In the store Charlotte Russe, the TV appeared at the entrance of the store. It was placed high enough in the store that one would not notice it unless made aware of its presence. The security system was constantly recorded people walking in and around the store, giving oneself a feeling of anxiety knowing that someone was constantly monitoring you.  In this case, these televisions were used for the purpose of security and to make sure people knew they were being watched and to not steal from the store.

For the most part, televisions were being used as menu’s displaying the food available at that certain store instead of writing on a board. Examples of stores that did this were Haagen Dazs, Auntie Annie’s, and Planet Smoothie. The mall even had a store dedicated to products that are advertised on televisions that one could go into and buy those specific products. It was called As Seen on TV Plus.

Throughout the mall, except in the case of Charlotte Russe, televisions were constantly being used to advertise to the general public. People were unknowingly interacting with the devices from ordering off of menus or interacting with the maps. An average mall goer would never notice the incredible amount of televisions and advertisements one is exposed to at malls.  Without specifically having to look for them, I would have never noticed the incredible amount of them installed within the mall itself. Next time you go to a mall look out for televisions and look at how they are used. You might be surprised.


Field Journal #1

I have decided to look at television for my ethnography project. They have become a daily ritual for some. Whether intentional or not they present themselves everywhere in society. It is especially noticeable on a college campus. Everywhere you go you are constantly bombarded with a square black box that displays the picture of another world.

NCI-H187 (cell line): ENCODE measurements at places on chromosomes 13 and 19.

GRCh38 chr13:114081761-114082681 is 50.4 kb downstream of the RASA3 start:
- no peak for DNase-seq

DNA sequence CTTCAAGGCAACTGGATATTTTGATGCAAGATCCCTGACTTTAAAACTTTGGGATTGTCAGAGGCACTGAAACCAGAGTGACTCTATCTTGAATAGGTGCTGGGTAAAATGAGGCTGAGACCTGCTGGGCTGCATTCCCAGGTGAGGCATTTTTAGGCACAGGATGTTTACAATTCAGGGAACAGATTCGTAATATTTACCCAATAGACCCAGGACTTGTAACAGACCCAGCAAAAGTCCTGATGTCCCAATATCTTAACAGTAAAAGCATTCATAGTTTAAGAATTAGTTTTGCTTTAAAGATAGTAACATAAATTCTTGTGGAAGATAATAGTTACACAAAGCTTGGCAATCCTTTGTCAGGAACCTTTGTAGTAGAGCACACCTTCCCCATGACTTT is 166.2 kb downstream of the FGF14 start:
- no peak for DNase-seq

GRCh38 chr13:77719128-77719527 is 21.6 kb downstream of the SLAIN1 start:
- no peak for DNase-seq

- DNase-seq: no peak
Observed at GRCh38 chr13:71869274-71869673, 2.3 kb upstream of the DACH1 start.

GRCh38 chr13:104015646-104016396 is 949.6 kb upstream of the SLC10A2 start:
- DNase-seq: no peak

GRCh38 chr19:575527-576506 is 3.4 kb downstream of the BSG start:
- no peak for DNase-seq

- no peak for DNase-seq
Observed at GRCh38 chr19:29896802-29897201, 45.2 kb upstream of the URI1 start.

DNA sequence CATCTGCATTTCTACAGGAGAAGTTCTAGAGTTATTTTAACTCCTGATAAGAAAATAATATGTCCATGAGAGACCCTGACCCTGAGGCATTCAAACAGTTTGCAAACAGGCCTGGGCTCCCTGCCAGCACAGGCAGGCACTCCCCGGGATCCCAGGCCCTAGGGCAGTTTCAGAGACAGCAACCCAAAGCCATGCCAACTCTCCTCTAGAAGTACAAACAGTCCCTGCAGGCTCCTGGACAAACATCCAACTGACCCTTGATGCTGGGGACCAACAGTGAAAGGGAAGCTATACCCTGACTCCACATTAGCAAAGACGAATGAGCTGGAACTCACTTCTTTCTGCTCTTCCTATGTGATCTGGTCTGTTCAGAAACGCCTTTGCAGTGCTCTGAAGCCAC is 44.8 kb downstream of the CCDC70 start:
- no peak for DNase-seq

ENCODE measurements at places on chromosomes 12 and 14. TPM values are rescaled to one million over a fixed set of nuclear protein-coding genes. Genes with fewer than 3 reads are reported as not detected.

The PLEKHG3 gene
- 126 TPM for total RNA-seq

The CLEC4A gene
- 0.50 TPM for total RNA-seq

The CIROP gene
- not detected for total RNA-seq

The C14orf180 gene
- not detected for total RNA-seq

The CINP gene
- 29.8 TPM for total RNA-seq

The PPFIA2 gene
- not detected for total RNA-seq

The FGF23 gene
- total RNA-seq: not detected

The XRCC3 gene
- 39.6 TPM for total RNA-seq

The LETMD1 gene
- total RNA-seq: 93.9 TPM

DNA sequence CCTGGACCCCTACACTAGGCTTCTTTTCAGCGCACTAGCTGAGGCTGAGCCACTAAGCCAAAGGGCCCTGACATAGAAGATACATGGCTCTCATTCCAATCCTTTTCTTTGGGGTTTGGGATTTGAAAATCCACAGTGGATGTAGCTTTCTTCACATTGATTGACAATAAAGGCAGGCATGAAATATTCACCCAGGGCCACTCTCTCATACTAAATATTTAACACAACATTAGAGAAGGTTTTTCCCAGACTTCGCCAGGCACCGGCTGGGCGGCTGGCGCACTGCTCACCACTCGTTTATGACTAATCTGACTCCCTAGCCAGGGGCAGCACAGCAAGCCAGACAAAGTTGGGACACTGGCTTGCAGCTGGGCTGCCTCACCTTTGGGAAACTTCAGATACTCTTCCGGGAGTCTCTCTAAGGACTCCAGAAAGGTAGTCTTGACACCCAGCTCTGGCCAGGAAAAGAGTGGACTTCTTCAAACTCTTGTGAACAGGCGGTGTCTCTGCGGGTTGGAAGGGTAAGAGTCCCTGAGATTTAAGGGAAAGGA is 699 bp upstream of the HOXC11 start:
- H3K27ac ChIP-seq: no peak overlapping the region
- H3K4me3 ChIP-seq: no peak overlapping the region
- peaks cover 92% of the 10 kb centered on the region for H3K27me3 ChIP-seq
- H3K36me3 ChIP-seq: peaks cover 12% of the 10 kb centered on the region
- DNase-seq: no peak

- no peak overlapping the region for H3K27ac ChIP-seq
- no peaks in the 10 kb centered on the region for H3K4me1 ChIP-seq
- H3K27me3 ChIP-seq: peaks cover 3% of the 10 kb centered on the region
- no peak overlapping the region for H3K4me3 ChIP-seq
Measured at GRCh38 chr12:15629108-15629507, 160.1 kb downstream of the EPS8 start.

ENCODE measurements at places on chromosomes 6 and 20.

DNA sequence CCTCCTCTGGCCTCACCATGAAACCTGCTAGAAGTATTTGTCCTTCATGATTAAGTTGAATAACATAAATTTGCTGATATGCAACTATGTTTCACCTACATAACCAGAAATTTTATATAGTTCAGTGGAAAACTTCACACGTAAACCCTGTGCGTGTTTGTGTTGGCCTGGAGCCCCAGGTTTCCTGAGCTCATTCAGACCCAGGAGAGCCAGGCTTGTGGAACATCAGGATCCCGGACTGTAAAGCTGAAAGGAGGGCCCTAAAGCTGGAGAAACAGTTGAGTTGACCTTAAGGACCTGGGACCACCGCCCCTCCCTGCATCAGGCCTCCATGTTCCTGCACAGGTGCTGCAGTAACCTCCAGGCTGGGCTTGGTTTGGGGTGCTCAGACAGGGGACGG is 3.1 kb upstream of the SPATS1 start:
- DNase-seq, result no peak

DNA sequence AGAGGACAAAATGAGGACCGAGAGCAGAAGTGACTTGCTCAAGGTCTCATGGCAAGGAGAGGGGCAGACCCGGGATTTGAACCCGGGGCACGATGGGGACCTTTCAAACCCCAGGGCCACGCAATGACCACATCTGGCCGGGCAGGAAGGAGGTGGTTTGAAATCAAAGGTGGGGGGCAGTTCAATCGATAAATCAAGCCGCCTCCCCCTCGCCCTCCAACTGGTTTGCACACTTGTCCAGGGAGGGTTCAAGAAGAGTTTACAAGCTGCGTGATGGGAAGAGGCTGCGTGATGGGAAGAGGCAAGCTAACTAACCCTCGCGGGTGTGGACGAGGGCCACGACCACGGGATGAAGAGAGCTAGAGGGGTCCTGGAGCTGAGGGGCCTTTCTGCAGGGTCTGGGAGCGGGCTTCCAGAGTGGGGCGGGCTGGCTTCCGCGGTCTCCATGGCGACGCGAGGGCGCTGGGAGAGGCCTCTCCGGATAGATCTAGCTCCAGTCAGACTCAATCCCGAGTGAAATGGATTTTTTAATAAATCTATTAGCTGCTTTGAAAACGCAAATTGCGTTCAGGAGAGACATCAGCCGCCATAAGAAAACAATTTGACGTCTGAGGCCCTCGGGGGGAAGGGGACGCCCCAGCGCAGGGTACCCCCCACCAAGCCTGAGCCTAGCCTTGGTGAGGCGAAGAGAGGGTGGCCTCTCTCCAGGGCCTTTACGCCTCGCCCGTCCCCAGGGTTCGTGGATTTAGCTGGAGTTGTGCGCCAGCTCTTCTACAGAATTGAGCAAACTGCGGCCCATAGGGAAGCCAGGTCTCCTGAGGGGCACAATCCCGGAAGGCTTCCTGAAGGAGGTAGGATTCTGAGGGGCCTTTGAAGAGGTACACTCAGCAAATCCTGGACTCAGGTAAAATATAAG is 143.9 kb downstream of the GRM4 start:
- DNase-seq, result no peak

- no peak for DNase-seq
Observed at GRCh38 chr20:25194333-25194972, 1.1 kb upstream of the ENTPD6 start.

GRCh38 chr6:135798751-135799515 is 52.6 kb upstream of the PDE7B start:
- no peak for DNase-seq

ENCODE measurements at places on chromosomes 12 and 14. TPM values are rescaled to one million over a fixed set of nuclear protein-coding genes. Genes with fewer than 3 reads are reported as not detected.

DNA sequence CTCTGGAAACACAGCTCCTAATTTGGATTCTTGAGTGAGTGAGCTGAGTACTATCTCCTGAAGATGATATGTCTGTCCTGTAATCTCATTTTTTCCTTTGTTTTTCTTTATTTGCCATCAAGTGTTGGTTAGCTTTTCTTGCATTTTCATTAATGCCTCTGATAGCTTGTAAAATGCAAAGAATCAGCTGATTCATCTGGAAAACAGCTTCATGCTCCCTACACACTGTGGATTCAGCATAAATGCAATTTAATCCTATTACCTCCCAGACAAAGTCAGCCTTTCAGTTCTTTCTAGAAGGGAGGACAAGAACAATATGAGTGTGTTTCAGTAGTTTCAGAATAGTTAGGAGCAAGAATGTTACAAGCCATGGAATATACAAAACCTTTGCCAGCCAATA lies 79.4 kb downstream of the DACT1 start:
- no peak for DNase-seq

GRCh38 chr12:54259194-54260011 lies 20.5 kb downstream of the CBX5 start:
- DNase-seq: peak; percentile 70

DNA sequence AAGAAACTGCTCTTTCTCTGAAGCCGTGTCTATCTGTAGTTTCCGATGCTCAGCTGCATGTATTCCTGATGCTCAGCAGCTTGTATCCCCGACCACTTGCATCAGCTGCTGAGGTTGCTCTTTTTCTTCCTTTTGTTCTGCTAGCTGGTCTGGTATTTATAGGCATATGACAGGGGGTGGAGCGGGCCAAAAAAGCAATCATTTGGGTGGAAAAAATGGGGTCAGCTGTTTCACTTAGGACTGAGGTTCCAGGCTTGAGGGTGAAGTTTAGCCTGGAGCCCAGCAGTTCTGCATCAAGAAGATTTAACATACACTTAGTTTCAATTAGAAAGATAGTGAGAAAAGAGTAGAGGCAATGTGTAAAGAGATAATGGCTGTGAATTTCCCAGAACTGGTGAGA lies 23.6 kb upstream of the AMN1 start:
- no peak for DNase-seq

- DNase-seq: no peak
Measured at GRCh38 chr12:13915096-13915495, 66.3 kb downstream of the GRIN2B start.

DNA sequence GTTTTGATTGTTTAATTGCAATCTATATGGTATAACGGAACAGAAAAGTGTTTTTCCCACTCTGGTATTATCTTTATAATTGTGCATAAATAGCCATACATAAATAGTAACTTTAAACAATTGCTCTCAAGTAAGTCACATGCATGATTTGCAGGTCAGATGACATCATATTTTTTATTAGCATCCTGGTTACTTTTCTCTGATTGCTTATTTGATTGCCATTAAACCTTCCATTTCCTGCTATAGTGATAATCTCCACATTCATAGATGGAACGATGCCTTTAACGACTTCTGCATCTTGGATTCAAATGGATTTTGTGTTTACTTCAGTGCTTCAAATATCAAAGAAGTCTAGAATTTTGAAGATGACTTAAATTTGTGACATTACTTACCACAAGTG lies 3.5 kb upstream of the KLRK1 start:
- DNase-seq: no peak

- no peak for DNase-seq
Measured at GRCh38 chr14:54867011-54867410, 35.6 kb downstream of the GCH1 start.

In the PAC the televisions are constantly playing either CNN or ESPN. They are constantly updating people on new information but everyone is so immersed in the television that they hold in their hand to notice that Saudi Arabia is now letting women drive cars for the first time (CNN). People are playing their music and just trying to be more active while remaining constant.

I asked my roommates a couple of questions about television the other day. I have noticed that in our society today, asking someone if they watch TV can refer to two certain things. Either watching actual cable or online movie sites such as Netflix or Hulu to name a few. I noticed that both of my roommates claimed that they watch more of the latter because of the fact you can watch whatever you want on your computer where televisions are required to a certain schedule. I asked both of them if they believed, since being a freshman, if they have progressively watched less and less TV, to which they both replied yes. But one of my roommates replied it was not because of work but, it was because they have matured as people and have not set as much time to watch it anymore. They both said they were more likely to watch TV in the evening than they are to during the day or the morning. I asked them if they knew of any health implications of watching TV in which one of them replied that it leads to obesity and the other said not to do it before going to bed. I asked them both if they knew about any environmental implications of what happens to a television after they threw it out and only one of them knew to a very minimal extent of what happened.

We watched the Founder yesterday in lab. My first thought was that this would be a good observation to include in my field journal. We were told that we would be allowed to bring candy and snacks to the movie as if we were watching it in a movie theater. We all sat close to the back so that our eyes would not be blinded by the big screen and of course right next to our friends. We were told that the best way to learn was by looking at the screen in front of us because we would be tested on the main ideas coming from this movie.

As said before, If you pay attention while walking around the buildings in campus TV sets are displayed almost everywhere. From inside Furman hall displaying the teachers of the English department, to Trone showing you CNN’s news stream, to the PAC showing you sports, and to the DH showing you the menu of today’s dinner. Television has become apart of our regular routine in our culture that we barely notice these black boxes anymore.